The origin of the term “Generation X”, or “Generation-X” if you prefer a pedantic hyphen, is still a bit murky. We know that Douglas Coupland popularized it with his 1991 collection of short stories. But where did he get it from?

Did he graft it from the name of Billy Idol’s original punk band, which was truncated after only a few years to simply “Gen X” when they rebranded as New Romantics? This was a popular theory for some time, and while some of Idol’s lyrical content did touch on vaguely X-ish themes, Coupland has long dispelled rumours of a connection between himself and the English rocker.

Billy Idol and Slash


The term “Generation X” was first used in 1953 by famed Hungarian war photographer Robert Capa in reference to a group of young people who came of age directly following World War II.

Capa was working on a series of articles for Holiday Magazine titled Youth and the World. The series constituted a new type of experimental ethnography – the magazine talked to 23 individuals from all over the world about their lives to see if they could discover a common thread in terms of their values and outlook. Given that their adolescence was defined almost solely by the horrors of war, theirs was an experience filled with pessimism and trauma.

Editors of Holiday Magazine said of the interview subjects: 

“Only one person out of twenty looks back to the past with anything like longing. For most of them the immediate past – the events of their lifetimes – has been too harsh and too cruel to remember with pleasure. And the long past – the heavy, deadening hand of history ­– is still the great enemy.”

Capa called them “X” because the magazine’s overly ambitious attempt to find a common theme amongst these randomly picked individuals from various countries (including Syria, Japan, Germany and others) came up short. They couldn’t identify any shared purpose, perspective or set of values between their subjects. Save for one: they all expressed support for greater individual and human rights, and they were all looking to the future for a better life.

12 years later and another team of journalists took up the Generation X moniker in a similar fashion:

Journalist Jane Daverson was originally tasked by the editors of Women’s Own magazine to write a “nice feature on wonderful British teens and why we should be so proud of them.” But after talking to a few of these nice British teens, Daverson ditched the premise and waded knee-deep into the debauchery of the swinging sixties, telling lurid tales of pre-marital sex, atheism and rebellion.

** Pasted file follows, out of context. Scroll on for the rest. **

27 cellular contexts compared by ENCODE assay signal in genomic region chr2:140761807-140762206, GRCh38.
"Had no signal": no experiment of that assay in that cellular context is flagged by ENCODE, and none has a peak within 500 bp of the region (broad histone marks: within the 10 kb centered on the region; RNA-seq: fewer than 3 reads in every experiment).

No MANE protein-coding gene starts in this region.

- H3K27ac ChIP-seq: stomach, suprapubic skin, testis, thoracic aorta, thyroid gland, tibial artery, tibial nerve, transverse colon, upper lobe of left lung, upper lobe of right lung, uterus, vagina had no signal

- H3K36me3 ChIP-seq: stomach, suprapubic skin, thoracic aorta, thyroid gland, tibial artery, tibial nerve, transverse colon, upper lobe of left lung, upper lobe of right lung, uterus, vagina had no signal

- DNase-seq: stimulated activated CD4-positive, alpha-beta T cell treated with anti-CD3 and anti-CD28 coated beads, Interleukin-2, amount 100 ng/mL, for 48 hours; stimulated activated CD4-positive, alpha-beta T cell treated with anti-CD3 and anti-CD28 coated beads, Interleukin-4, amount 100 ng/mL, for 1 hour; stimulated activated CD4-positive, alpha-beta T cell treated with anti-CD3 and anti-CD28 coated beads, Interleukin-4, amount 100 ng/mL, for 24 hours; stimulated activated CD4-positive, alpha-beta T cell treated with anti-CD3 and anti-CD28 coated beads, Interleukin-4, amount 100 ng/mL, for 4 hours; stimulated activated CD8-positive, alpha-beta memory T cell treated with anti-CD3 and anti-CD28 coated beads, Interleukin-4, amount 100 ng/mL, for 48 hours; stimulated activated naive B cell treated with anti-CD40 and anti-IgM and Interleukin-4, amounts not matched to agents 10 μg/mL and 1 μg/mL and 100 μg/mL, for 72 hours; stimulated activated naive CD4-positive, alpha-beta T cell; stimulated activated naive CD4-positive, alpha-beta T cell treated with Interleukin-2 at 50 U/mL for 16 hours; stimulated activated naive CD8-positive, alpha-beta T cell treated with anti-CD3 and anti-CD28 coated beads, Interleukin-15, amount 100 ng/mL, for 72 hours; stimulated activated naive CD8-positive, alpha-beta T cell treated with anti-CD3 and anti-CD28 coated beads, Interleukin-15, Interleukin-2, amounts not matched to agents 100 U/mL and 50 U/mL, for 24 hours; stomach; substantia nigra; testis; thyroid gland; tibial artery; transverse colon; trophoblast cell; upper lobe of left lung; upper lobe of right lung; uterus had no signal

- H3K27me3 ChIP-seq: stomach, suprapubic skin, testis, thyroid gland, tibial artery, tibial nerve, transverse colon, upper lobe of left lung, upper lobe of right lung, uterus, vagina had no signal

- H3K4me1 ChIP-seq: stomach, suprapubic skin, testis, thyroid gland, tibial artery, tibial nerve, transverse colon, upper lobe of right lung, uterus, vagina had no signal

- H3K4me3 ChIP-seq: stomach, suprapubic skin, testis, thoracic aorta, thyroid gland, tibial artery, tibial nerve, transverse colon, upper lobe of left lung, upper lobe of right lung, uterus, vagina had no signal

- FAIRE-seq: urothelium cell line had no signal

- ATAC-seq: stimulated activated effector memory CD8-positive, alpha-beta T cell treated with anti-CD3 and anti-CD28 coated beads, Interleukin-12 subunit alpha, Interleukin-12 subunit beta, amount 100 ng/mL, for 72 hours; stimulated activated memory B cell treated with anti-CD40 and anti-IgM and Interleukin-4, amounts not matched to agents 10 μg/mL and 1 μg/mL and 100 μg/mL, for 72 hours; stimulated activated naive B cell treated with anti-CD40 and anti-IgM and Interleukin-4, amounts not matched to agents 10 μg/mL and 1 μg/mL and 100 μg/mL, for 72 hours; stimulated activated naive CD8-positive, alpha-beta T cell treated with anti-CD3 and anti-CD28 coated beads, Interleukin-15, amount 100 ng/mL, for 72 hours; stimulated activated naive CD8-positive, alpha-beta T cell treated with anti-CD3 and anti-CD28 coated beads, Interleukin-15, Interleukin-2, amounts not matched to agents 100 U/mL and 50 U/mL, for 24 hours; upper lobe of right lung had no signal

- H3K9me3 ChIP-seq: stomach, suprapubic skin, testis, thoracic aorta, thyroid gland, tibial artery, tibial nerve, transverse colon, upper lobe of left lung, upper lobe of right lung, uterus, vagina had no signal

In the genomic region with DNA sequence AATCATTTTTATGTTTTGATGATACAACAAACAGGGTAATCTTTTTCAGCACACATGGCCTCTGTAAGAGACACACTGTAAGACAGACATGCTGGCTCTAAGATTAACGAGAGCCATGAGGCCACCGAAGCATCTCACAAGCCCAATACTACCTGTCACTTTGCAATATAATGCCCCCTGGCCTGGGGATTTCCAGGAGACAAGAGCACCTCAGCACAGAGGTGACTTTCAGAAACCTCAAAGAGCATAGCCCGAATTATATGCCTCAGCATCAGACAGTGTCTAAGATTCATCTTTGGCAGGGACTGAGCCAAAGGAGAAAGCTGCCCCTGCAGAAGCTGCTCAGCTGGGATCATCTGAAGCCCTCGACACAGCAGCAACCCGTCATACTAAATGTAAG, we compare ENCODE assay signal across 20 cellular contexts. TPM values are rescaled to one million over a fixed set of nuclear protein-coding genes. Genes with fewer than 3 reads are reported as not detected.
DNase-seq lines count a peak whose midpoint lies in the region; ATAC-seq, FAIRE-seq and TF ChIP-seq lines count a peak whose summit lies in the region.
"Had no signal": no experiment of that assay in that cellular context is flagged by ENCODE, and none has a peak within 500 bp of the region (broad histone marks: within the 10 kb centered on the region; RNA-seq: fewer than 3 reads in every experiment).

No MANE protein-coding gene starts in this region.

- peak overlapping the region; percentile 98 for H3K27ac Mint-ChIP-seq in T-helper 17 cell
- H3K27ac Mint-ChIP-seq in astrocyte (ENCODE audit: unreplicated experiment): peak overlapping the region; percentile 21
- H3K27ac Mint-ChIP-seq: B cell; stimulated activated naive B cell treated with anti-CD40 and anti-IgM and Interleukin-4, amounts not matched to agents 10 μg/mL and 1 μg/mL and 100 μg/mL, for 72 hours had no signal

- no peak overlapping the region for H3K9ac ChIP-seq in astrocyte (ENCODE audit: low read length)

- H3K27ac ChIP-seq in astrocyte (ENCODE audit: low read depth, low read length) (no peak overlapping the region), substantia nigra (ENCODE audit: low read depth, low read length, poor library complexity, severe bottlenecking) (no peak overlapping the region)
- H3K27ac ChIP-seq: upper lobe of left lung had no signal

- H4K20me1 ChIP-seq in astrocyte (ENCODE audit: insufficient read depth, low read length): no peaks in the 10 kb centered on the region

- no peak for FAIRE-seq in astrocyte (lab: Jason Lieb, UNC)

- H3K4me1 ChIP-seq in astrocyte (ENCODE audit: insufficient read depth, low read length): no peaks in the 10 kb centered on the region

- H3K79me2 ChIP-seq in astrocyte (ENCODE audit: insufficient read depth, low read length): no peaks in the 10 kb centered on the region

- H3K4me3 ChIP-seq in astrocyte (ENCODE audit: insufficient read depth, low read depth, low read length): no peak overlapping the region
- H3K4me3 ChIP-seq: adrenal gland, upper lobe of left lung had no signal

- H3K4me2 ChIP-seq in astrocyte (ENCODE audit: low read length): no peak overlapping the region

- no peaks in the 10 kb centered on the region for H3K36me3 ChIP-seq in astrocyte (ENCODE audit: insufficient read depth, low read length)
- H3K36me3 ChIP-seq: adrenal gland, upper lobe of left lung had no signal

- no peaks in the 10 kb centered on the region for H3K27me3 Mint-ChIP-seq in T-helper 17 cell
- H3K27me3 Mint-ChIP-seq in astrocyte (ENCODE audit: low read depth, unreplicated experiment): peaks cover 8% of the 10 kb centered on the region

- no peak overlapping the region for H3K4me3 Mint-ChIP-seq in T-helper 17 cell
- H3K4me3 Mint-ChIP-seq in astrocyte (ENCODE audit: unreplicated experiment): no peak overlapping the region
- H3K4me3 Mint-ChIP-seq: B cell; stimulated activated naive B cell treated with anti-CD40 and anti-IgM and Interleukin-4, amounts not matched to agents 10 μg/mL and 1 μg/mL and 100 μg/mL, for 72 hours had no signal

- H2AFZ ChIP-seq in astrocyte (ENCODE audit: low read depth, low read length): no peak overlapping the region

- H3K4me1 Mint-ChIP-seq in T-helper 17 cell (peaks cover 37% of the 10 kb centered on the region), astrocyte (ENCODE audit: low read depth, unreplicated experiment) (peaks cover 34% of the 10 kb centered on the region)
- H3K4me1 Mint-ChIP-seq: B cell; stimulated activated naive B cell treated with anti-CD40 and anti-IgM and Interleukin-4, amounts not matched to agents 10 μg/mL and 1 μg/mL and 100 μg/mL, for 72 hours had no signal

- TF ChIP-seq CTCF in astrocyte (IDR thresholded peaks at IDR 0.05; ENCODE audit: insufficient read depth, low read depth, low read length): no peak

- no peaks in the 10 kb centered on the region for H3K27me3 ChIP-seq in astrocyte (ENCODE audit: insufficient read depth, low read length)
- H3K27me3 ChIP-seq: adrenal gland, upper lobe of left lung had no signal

Women’s Own refused to publish Daverson’s interviews, so instead she put together her own book on “Generation X” this time with the focus being on British subcultures of the day. Similar to Holiday Magazine, Daverson’s book profiled a cross-section of youths, interviewing them in great detail about anything they wanted to talk about, but mostly they just wanted to talk about sex, drugs and violence.

“Generation X” by Charles Hamblett and Jane Deverson


While both of these books provide fascinating examples of early youth ethnography, neither of them were the inspiration for Coupland. It was actually a much lesser known source that inspired our current understanding of Generation X.

Coupland took the term from the final chapter of a semi-satirical book published in 1983 called “Class: A Guide Through the American Status System” by the American cultural and literary historian Paul Fussell. In his book, Fussell argued that America had a British-style class system, only it was generally invisible and based on taste, rather than money. One of the classes that Fussell identified and defined was called “Category X”. Or, X-ers, for short.

X-ers were essentially modern Bohemians, or proto-hipsters, who flocked to big cities looking for art and work that required creativity. They didn’t care much for authority or advertising, and preferred no-name liquor and brandless clothing.

To quote Fussell on Category X’s fashion philosophy: “When an X person, male or female, meets a member of an identifiable class, the costume, no matter what it is, conveys the message: I am freer and less terrified than you are.”

While all these different iterations of “Generation X” seem to orbit the same tonal stratosphere, it’s in Fussell’s version that we can see the genesis of the trademark Gen-X attitude. He described X-ers as a group of people that were a  “self-selecting aristocracy of the talented and clever”. And if ever there was a idealized version of what Gen-X was supposed to be, or aspired to be, that was it.

To find out more about everything X-related, check out our GEN-X: Youth Never gets Old report from Slideshare.

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